Posts Tagged ‘the spirit level’

Six problems income equality would help solve (Update: Did I get completely suckered by The Spirit Level?)

October 19, 2010

Update [10/19/10]: Read the following post with a big grain of salt. A commenter has pointed out some serious sounding criticisms of the book from much of the post is excerpted.

I’ve threatened a couple of times to blog about income inequality as a way of addressing climate change. Robert Frank’s most recent column in the New York Times gives me an excuse to begin laying out the argument, which I’ve cribbed from a handy little book called The Spirit Level: How Greater Equality Makes Societies Stronger.

Frank gives us the context:

During the three decades after World War II, for example, incomes in the United States rose rapidly and at about the same rate — almost 3 percent a year — for people at all income levels. America had an economically vibrant middle class. Roads and bridges were well maintained, and impressive new infrastructure was being built. People were optimistic.

By contrast, during the last three decades the economy has grown much more slowly, and our infrastructure has fallen into grave disrepair. Most troubling, all significant income growth has been concentrated at the top of the scale. The share of total income going to the top 1 percent of earners, which stood at 8.9 percent in 1976, rose to 23.5 percent by 2007, but during the same period, the average inflation-adjusted hourly wage declined by more than 7 percent.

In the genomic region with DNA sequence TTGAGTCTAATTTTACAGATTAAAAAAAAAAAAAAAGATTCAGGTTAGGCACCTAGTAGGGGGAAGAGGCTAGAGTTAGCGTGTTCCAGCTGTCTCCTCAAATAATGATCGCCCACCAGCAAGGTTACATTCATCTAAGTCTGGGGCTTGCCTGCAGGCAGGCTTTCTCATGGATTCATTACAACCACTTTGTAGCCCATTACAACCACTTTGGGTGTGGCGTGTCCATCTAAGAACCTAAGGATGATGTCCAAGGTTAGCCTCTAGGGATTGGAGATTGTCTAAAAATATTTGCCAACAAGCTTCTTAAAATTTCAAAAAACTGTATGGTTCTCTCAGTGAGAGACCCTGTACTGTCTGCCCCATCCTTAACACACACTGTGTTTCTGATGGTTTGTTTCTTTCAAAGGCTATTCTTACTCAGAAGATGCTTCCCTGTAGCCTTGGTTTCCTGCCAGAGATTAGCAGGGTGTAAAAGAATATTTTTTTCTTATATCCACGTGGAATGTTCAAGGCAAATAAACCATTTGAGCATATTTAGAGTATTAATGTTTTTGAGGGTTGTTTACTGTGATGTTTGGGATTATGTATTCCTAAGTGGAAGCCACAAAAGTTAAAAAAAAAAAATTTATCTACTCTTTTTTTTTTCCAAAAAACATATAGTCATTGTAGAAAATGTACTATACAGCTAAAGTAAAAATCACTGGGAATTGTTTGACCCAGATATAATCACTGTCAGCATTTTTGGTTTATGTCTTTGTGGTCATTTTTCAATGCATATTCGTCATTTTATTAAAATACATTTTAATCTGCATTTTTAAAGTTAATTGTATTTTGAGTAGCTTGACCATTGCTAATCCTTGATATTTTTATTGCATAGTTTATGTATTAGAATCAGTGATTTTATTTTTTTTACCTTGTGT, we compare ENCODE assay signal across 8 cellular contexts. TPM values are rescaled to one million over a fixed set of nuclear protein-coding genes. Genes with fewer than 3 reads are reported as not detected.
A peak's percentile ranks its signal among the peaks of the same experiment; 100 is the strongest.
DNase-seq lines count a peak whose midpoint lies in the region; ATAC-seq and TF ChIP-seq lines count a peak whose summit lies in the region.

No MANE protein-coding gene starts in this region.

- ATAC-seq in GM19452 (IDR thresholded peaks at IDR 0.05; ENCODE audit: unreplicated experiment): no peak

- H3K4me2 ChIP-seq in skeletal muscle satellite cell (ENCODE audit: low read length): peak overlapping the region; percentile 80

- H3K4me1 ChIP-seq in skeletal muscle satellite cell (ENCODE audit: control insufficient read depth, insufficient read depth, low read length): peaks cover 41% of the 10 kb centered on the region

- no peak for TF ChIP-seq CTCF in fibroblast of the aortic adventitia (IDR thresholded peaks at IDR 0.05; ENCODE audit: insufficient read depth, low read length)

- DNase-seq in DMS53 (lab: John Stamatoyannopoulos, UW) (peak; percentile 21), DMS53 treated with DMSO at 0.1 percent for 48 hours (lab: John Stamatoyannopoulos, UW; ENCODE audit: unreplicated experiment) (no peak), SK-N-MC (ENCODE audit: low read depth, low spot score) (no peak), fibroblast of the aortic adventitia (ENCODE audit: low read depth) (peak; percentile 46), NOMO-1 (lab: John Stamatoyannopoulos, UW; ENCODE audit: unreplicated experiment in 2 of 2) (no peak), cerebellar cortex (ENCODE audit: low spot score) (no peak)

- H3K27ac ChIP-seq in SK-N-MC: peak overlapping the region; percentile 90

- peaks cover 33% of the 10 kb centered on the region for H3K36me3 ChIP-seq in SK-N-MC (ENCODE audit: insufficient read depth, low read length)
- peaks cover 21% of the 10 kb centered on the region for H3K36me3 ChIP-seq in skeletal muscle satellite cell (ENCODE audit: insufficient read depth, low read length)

He also spells out the first problem that income equality would help solve:

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Humility, equality and luck

August 22, 2010

I’m reading The Spirit Level: Why Greater Equality Makes Societies Stronger. One of the passages that piqued my interest compares attitudes toward success and failure in Japan and the US.

According to data presented in the book, Japan is the most economically equal of the rich market democracies, with its richest 20 percent making just under four times the income of its poorest 20 percent. The US is the most unequal market democracy after Singapore. Its richest 20 percent makes more than eight times the income of its poorest 20 percent. (Both ratios sound too low, but I’ll take the authors at their word.) Read the rest of this entry »